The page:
In re Dole Food Co., 2015 Del. Ch. LEXIS 223 (Aug. 27, 2015)
The Delaware Court of Chancery recently found much to praise in the comportment of the banker serving as financial advisor in the highly contested Dole Food take-private merger. It noted the advisor’s integrity throughout the problematic negotiations and its “thorough and balanced work product.” But the court found that the defendants’ fraud made a reliable valuation impossible.
The defendants were David H. Murdock and C. Michael Carter. The plaintiffs were shareholders challenging the way in which Murdoch, with critical help from Carter, managed to reacquire complete control of the company after it went public in 2009. Prior to the merger, Murdock owned about 40% of Dole Food Co. common stock.
Although an independent committee and financial advisor evaluated Murdock’s offer, Murdock and Carter succeeded in defeating any efforts to ensure a fair process and outcome for the minority shareholders, the Chancery found.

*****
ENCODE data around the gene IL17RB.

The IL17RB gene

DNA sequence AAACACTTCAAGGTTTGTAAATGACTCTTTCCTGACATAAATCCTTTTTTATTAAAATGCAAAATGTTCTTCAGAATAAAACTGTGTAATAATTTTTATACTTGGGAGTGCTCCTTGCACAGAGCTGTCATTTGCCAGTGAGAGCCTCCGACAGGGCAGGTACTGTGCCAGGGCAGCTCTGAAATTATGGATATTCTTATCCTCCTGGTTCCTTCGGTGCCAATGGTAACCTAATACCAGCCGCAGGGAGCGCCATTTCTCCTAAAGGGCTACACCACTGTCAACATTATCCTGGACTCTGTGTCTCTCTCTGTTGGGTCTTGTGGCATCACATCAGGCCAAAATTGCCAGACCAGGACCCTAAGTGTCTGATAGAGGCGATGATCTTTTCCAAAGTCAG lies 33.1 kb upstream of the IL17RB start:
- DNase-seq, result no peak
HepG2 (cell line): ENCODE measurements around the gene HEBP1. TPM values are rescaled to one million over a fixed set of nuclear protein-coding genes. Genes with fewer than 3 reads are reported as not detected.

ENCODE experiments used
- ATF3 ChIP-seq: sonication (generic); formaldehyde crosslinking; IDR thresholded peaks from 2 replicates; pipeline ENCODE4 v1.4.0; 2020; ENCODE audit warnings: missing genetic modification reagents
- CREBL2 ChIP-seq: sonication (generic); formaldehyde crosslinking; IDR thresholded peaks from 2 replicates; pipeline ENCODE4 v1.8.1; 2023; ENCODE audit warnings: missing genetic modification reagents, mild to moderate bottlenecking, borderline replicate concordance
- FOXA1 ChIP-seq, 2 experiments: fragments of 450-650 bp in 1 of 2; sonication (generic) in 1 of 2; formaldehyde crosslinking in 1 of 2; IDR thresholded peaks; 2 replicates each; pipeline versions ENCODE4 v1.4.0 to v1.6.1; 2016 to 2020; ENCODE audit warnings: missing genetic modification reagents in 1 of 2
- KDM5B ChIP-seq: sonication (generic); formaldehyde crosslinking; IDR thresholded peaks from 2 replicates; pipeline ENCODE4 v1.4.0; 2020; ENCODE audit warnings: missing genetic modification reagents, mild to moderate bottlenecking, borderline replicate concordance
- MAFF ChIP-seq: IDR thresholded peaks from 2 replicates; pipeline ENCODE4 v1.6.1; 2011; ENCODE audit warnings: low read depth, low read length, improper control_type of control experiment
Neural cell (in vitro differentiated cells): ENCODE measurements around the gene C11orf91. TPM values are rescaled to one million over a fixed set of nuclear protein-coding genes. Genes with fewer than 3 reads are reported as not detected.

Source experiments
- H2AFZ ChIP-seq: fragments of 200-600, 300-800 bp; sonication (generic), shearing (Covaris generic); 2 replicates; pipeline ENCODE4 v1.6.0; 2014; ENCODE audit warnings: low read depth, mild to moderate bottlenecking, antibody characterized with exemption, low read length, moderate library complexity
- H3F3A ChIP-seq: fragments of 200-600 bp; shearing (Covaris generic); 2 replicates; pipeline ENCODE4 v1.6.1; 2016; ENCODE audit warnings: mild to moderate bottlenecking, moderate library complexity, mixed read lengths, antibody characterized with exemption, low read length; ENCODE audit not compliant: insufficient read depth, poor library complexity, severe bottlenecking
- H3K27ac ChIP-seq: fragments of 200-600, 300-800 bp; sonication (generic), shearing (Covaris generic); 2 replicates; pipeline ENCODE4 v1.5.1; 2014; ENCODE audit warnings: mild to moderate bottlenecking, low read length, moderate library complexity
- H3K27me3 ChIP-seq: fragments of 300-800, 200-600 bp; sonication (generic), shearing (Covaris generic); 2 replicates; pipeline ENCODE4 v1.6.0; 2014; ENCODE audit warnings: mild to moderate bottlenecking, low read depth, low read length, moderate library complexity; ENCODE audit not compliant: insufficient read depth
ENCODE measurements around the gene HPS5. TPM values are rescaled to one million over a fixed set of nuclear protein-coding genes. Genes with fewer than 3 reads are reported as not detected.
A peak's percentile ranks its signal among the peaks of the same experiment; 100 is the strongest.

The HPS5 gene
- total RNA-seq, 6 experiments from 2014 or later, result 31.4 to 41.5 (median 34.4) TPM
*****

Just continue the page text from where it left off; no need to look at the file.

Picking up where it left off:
Carter’s manipulation of the financial information management provided to the financial advisor for its valuation of the company was a particularly egregious example of the fraud but not the only one, the court found. Initially, Carter developed projections with “falsely low numbers.” When the financial advisor realized that these forecasts did not accurately reflect the company’s value and created his own projections, he withheld vital information about anticipated cost savings and anticipated value resulting from other initiatives that would increase the company’s value.
Fraud “tainted both the negotiation process and [the financial advisor’s] work product,” the court said.
Find out more about its damages ruling in favor of the plaintiffs here.